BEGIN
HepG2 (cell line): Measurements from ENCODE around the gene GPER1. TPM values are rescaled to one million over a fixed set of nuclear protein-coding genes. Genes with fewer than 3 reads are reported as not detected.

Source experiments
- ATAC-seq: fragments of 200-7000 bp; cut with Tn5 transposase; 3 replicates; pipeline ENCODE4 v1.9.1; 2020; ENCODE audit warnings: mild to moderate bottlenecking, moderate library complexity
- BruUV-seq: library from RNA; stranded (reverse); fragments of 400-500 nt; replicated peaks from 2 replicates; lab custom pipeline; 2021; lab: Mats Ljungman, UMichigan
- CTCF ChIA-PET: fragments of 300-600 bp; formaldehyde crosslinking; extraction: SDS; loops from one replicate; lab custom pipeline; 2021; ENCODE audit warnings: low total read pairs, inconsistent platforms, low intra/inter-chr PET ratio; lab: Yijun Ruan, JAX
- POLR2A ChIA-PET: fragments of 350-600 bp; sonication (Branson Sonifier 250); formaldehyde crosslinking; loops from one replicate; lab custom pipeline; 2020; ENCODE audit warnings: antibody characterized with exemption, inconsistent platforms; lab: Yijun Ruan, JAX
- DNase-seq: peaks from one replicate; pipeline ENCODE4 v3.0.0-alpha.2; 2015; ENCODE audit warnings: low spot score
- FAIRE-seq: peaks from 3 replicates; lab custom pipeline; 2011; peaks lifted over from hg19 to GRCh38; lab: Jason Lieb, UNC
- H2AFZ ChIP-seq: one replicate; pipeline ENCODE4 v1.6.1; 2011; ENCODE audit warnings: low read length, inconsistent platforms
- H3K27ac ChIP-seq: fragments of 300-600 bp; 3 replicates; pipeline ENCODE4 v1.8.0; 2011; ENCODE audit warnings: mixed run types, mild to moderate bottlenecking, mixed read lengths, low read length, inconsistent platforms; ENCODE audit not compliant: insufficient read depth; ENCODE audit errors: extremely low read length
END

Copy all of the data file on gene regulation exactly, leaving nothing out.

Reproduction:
HepG2 (cell line): Measurements from ENCODE around the gene GPER1. TPM values are rescaled to one million over a fixed set of nuclear protein-coding genes. Genes with fewer than 3 reads are reported as not detected.

Source experiments
- ATAC-seq: fragments of 200-7000 bp; cut with Tn5 transposase; 3 replicates; pipeline ENCODE4 v1.9.1; 2020; ENCODE audit warnings: mild to moderate bottlenecking, moderate library complexity
- BruUV-seq: library from RNA; stranded (reverse); fragments of 400-500 nt; replicated peaks from 2 replicates; lab custom pipeline; 2021; lab: Mats Ljungman, UMichigan
- CTCF ChIA-PET: fragments of 300-600 bp; formaldehyde crosslinking; extraction: SDS; loops from one replicate; lab custom pipeline; 2021; ENCODE audit warnings: low total read pairs, inconsistent platforms, low intra/inter-chr PET ratio; lab: Yijun Ruan, JAX
- POLR2A ChIA-PET: fragments of 350-600 bp; sonication (Branson Sonifier 250); formaldehyde crosslinking; loops from one replicate; lab custom pipeline; 2020; ENCODE audit warnings: antibody characterized with exemption, inconsistent platforms; lab: Yijun Ruan, JAX
- DNase-seq: peaks from one replicate; pipeline ENCODE4 v3.0.0-alpha.2; 2015; ENCODE audit warnings: low spot score
- FAIRE-seq: peaks from 3 replicates; lab custom pipeline; 2011; peaks lifted over from hg19 to GRCh38; lab: Jason Lieb, UNC
- H2AFZ ChIP-seq: one replicate; pipeline ENCODE4 v1.6.1; 2011; ENCODE audit warnings: low read length, inconsistent platforms
- H3K27ac ChIP-seq: fragments of 300-600 bp; 3 replicates; pipeline ENCODE4 v1.8.0; 2011; ENCODE audit warnings: mixed run types, mild to moderate bottlenecking, mixed read lengths, low read length, inconsistent platforms; ENCODE audit not compliant: insufficient read depth; ENCODE audit errors: extremely low read length